In addition, keeping your feet close together works more of your outer quads. At this point, the movement pattern begins to resemble a hack squat or a sissy squat. Which are also good exercises for building bigger quads.

Standard Goblet Squat vs Heel Elevated Goblet Squat

Goblet Split Squat

The Bulgarian split squat is an exercise where you squat with one leg while the other leg is elevated on a bench or platform behind you. With this exercise, you recruit more stabilizer muscles to balance and isolate one leg at a time.

Usually, the split squat is performed with a dumbbell (or dumbbells) hanging at arm’s length. But if you hold the weight up by your chest, you shift your center of gravity forward.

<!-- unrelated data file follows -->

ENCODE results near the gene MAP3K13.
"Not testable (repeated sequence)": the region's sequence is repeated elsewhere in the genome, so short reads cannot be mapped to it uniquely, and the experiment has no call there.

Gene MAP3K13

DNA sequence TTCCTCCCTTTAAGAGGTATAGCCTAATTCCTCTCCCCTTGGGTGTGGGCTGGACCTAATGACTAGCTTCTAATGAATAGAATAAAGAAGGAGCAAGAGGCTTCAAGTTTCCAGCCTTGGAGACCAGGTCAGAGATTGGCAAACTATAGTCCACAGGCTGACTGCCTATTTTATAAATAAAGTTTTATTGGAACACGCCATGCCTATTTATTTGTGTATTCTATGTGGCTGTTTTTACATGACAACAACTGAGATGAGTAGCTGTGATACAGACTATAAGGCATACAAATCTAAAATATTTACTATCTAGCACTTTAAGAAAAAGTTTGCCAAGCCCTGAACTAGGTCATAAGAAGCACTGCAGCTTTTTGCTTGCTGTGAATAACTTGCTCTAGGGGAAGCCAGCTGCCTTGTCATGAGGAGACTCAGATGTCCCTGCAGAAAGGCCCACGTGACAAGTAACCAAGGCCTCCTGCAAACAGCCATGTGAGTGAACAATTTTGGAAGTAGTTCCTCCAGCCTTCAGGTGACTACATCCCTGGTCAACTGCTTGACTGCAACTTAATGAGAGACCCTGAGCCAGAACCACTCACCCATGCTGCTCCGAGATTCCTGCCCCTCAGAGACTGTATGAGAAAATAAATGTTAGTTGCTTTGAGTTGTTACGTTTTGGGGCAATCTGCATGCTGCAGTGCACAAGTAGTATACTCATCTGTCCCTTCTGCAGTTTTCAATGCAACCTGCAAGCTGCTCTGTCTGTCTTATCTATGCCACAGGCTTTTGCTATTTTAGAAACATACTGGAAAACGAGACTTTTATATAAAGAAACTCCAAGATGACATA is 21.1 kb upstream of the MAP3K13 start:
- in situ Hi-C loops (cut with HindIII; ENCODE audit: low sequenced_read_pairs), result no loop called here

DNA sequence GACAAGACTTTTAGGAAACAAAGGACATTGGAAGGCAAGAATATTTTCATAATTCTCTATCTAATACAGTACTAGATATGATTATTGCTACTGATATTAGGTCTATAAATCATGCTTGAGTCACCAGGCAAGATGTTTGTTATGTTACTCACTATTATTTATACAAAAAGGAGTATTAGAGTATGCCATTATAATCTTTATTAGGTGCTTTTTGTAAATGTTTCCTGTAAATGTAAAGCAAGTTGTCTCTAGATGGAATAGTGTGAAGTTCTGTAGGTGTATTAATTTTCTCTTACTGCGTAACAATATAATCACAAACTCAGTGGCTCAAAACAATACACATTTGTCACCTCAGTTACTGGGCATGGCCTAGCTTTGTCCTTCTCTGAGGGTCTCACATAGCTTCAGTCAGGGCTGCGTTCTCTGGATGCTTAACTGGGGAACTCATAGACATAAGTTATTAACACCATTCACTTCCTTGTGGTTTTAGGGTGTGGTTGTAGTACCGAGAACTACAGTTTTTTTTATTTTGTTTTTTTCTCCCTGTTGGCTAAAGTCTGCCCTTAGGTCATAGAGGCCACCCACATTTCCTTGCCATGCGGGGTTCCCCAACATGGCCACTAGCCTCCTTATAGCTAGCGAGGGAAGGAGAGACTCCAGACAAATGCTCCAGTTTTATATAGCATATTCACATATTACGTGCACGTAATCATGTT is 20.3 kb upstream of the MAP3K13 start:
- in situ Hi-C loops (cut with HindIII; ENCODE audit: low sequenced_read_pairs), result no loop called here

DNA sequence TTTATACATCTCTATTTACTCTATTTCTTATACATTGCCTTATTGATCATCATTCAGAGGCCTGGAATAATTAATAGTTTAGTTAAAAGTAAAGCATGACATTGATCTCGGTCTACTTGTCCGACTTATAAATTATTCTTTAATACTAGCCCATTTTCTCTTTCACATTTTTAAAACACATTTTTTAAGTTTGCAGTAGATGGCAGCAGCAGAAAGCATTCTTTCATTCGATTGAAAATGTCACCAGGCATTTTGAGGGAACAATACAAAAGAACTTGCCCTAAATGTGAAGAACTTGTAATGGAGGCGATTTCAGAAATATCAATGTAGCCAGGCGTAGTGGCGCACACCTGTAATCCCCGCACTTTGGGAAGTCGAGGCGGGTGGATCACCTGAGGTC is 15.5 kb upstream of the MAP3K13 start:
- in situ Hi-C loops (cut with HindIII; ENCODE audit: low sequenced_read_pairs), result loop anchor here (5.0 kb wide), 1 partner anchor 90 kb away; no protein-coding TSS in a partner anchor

If you combine this with a shorter step length, you can really isolate the quads.

Kettlebell Goblet Squat

Now, what if you work out at home or at a CrossFit gym that doesn’t have dumbbells? Not to worry. You can use kettlebells instead of dumbbells.

For a KB goblet squat, the movement is exactly the same. The only difference is that you hold the kettlebell against your chest by grasping the lower part of the handle with your palms facing in.

Goblet Squat With Plate

If you don’t have dumbbells or kettlebells, you can even perform goblet squats by simply holding a weight plate in front of your chest.

Custom Nutrition & Workout Plan

Get a personalized meal plan built to fit your body and lifestyle. Including a custom workout routine designed around your fitness goals.